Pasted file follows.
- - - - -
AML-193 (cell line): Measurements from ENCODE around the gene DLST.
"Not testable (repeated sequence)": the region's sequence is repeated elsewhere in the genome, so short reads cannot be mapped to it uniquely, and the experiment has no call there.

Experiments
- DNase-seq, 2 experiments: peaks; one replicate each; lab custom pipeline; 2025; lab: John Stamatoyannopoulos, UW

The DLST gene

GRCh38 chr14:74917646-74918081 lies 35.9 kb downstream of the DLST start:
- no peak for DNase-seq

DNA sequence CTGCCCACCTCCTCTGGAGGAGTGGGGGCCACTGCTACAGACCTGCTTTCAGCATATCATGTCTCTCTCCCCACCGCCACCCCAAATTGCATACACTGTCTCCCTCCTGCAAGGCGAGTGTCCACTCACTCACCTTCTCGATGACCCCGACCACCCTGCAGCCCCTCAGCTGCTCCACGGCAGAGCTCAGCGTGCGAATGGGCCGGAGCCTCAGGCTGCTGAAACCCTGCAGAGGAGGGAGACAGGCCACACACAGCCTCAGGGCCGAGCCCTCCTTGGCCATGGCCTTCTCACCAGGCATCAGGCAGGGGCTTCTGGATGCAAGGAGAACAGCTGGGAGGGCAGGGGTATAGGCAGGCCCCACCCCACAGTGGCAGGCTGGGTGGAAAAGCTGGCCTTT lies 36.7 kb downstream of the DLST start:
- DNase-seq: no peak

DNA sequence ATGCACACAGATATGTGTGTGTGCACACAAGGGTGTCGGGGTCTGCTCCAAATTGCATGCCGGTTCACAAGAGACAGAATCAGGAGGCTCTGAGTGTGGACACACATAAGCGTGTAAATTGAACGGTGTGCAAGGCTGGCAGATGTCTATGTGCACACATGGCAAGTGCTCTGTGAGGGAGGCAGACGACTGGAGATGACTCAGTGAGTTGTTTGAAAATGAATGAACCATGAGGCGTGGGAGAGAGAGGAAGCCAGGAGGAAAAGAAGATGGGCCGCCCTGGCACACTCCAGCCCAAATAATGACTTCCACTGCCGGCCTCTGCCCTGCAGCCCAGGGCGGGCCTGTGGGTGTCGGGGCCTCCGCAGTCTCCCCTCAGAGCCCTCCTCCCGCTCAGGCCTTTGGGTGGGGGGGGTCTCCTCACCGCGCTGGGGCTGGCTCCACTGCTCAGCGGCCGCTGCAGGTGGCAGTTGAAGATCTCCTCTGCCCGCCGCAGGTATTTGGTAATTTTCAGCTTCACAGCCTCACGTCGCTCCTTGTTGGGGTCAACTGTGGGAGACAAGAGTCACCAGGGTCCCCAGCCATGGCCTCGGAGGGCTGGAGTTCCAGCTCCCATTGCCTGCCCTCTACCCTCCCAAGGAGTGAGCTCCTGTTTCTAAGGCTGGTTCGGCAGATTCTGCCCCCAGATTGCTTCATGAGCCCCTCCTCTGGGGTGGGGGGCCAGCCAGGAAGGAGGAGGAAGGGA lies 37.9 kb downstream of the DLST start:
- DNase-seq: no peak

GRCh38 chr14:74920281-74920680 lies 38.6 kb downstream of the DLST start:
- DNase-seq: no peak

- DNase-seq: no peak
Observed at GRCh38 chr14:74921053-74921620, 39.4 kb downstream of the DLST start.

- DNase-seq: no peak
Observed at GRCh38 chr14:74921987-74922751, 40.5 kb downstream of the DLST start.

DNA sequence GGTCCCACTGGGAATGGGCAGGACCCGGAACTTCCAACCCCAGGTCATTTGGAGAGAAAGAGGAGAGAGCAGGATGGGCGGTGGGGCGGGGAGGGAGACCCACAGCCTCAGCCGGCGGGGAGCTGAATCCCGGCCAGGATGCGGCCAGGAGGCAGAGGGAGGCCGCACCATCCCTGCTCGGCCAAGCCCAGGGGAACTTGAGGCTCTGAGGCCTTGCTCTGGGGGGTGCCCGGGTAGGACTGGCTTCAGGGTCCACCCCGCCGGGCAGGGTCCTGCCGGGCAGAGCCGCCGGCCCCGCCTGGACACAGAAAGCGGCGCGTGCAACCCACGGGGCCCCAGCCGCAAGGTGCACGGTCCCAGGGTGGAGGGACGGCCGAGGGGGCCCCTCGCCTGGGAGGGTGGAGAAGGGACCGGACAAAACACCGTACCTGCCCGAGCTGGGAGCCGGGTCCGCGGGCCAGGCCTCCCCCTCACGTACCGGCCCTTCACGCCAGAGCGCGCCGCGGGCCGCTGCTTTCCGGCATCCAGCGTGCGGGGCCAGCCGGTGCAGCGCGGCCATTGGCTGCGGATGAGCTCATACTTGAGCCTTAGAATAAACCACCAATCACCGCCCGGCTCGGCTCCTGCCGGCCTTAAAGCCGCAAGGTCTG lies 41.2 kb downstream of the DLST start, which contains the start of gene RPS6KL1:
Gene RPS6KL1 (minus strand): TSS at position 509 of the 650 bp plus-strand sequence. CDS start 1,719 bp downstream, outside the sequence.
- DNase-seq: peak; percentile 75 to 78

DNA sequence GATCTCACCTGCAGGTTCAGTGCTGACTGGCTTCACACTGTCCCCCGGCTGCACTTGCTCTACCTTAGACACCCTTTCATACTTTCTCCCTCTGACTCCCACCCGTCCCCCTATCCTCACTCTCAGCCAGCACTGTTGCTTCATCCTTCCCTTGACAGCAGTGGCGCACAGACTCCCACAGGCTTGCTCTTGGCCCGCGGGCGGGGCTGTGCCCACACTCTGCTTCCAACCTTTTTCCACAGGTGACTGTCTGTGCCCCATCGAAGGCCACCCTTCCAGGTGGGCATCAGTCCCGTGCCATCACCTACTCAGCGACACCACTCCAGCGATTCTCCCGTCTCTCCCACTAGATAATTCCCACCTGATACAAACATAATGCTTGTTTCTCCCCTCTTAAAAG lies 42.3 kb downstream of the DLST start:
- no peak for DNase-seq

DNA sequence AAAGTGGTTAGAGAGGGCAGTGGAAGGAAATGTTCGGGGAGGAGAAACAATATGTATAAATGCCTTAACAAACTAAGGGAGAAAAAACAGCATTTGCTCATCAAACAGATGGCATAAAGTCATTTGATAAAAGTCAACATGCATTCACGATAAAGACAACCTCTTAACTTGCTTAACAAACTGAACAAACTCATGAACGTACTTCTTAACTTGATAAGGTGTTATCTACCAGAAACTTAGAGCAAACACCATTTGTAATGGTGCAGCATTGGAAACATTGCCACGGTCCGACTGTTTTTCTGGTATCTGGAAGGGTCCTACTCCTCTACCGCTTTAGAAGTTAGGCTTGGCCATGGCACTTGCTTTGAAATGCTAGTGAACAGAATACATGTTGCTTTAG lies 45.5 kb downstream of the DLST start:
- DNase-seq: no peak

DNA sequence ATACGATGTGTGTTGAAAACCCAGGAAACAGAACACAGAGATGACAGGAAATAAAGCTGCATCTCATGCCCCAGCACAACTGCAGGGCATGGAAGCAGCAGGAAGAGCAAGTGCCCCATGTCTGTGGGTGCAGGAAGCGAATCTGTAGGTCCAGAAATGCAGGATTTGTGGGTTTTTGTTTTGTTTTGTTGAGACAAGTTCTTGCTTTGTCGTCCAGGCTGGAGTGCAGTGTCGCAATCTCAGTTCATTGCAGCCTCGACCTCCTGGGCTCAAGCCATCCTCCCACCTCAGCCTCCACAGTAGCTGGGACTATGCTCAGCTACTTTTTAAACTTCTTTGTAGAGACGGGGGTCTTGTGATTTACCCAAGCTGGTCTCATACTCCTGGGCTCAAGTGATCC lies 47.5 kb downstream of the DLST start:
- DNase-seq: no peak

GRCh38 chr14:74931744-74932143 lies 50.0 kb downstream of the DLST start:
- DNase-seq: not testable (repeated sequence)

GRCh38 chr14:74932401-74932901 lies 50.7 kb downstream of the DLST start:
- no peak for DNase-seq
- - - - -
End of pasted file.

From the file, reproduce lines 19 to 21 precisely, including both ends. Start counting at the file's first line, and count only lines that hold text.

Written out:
Gene RPS6KL1 (minus strand): TSS at position 509 of the 650 bp plus-strand sequence. CDS start 1,719 bp downstream, outside the sequence.
- DNase-seq: peak; percentile 75 to 78

DNA sequence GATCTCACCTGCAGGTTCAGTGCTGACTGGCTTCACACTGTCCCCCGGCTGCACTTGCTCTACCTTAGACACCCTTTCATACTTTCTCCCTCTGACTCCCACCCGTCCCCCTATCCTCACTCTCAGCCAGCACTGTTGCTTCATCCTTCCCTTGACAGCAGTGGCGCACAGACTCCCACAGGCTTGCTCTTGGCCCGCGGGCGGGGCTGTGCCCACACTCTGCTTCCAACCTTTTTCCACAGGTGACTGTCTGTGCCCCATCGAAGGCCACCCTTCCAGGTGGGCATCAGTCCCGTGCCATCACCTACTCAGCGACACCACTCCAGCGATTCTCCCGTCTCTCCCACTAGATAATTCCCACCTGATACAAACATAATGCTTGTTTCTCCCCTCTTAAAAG lies 42.3 kb downstream of the DLST start: